question of what services and what levels of cost are included in “basic” coverage. As a
society, we have shown we are not ready to address tough ethical choices about access to
health care services, drugs and treatments. We do not want to view health care service
access as we do other consumer choices. We seem incapable of saying “no,” yet costs
continue to escalate with increasingly more expensive improvements in treatments and
Several years ago there was great public outcry over a decision that “basic” health
insurance did not cover a multi-organ transplant procedure, and public sentiment
overrode the decision. The concept of “basic” insurance coverage implies access or
reimbursement limits, but we should have no reason to believe that there will be public
tolerance for such limits. Unless we can address this consideration, how are we not right
back where we are today with people seeking and receiving treatment and drugs that are
not covered by their own “basic” insurance or funds?
What are the viable funding sources?
Again, it seems intuitive that funding for the proposed reforms will require both “public”
and “private” dollars. (The proposal that purports to rely only on public funding
presumably does not ignore the fact that “private” monies are the source of all public
funds.) What are these funding sources and how will they be generated? We cannot
simply add another budget item against the state General Fund and call this “covered.”
We cannot comment on the feasibility of the funding propositions without much more
detail on the proposed sources.
How do we make provider quality and cost data transparent?
The premise is that it is impossible for health care consumers to make good choices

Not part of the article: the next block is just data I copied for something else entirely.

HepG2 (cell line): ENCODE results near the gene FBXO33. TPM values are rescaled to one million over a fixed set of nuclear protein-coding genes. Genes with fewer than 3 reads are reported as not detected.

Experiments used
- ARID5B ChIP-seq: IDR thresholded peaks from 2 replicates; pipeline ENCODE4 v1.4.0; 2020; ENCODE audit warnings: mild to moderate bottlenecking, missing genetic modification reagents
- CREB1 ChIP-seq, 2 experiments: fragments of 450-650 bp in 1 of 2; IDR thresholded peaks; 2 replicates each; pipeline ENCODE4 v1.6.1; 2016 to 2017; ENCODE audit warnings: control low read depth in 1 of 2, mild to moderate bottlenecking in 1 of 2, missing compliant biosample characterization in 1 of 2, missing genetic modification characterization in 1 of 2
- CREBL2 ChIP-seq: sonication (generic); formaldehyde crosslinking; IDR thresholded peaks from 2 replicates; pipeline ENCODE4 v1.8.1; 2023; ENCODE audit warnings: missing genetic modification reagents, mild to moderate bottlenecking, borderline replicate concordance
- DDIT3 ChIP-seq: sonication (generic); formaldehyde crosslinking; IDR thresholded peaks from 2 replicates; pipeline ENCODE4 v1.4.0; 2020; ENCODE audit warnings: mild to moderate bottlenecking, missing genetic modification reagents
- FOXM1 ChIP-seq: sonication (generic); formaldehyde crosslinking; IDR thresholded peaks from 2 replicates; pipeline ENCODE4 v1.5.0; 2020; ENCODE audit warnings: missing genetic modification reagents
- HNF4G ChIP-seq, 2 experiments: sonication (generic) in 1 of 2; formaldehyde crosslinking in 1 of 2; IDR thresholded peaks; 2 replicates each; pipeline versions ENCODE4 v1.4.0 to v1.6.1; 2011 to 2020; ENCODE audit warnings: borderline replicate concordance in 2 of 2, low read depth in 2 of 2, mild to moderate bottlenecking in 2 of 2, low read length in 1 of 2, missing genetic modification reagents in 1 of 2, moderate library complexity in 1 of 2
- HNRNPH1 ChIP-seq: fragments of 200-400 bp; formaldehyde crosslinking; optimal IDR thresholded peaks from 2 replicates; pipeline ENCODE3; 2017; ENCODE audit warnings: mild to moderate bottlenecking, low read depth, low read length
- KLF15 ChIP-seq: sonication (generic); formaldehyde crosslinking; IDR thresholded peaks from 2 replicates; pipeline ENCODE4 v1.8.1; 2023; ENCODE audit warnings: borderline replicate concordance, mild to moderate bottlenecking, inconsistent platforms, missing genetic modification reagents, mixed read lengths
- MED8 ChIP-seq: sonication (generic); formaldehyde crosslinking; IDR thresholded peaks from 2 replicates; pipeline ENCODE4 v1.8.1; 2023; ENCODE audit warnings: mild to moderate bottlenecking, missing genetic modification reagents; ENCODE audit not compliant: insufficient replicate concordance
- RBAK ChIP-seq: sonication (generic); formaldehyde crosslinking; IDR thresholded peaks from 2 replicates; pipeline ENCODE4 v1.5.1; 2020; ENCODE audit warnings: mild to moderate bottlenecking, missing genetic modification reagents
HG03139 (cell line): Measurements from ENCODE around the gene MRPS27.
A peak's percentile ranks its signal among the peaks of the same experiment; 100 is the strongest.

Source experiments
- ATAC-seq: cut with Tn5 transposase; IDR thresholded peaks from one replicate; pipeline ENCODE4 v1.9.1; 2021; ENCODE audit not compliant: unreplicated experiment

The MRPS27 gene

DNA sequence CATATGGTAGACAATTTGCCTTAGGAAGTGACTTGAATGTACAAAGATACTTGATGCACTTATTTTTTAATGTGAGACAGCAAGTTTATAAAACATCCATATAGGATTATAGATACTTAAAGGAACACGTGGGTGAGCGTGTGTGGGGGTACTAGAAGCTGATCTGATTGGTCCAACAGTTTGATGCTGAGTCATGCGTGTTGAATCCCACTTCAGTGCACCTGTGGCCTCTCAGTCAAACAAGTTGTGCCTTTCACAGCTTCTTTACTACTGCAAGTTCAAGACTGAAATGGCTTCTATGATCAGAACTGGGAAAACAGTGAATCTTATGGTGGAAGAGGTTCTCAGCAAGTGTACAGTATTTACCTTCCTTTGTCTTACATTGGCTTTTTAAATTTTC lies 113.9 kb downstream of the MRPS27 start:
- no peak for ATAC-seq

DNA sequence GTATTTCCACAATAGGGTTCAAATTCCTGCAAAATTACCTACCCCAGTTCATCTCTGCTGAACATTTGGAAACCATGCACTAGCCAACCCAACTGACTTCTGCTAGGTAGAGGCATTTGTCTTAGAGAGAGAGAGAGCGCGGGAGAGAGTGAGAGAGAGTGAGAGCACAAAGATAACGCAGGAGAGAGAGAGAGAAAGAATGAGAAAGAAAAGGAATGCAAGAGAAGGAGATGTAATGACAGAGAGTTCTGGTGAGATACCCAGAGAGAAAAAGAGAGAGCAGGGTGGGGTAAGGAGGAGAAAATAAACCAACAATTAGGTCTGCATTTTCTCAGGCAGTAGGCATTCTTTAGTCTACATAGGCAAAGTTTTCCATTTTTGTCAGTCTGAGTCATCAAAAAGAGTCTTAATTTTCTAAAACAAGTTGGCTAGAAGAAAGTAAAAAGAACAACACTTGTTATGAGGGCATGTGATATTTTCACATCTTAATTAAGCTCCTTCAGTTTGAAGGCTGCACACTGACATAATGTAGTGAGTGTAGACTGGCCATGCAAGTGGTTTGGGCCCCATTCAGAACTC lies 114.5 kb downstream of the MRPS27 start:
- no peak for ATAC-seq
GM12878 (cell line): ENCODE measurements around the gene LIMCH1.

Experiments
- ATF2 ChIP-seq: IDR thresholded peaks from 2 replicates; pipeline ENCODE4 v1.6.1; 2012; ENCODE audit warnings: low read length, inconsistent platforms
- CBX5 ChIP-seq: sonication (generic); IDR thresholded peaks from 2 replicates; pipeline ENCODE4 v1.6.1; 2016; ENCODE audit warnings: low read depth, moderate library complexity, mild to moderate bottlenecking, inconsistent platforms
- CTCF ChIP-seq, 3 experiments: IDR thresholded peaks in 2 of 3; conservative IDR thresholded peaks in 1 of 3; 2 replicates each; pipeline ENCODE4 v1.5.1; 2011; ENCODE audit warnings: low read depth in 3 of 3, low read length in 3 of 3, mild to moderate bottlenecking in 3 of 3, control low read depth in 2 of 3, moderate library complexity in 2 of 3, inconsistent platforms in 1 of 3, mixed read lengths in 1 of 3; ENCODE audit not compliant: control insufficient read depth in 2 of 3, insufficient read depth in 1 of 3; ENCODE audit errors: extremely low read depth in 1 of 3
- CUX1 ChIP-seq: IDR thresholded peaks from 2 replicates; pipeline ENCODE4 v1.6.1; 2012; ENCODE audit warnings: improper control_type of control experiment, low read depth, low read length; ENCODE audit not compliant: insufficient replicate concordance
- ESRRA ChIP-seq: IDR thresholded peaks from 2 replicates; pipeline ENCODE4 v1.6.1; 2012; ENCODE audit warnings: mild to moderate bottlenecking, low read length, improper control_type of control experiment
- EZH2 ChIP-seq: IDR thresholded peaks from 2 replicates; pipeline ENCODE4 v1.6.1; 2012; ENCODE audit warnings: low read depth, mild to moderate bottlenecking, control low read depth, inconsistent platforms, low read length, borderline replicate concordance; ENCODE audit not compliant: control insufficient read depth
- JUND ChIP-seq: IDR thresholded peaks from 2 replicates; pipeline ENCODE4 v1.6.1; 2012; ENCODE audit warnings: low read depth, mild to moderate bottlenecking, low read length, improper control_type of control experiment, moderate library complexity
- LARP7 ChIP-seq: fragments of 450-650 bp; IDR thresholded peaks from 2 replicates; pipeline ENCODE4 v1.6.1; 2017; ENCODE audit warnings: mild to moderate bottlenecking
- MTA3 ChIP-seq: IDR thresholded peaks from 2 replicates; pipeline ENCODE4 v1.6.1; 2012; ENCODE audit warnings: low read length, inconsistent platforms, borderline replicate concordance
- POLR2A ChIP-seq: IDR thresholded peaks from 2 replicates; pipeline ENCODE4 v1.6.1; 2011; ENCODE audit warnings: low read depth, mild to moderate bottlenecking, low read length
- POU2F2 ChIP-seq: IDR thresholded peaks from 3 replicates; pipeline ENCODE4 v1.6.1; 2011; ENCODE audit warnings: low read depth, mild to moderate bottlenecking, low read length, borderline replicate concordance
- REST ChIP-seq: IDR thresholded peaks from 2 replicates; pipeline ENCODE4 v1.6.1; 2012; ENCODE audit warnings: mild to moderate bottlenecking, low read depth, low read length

without access to reliable data about quality and cost of services. Yet the reality is we use
health care services without regard to, and without knowing, the cost. This may be due
simply to the fact that consumers do not have access to this information. If, however, this
relates back to the ethical standard that cost is not an issue when it comes to any
individual’s treatment, then providing more “data” will not alter consumer behavior.
While quality and cost transparency is important, we also need more insight into how
health care consumers make choices.
Is it really possible to reform health care access and affordability in Oregon without
re-engineering the U.S. health care system?
Although we think of health care for Oregonians as a “local” issue (and indeed, our
contact with providers and insurers is primarily local), the system in this state is solidly
intertwined with that across the U.S. We do have a “national” health care system in the
U.S., just not “nationalized” health care. It would have been valuable to include Sen. Ron
Wyden’s recently announced proposal for national reform in this article. His plan merits
serious consideration. It shares the same fundamental objectives as these four proposals
but in the framework of a systematic re-structuring of health care access in a way that is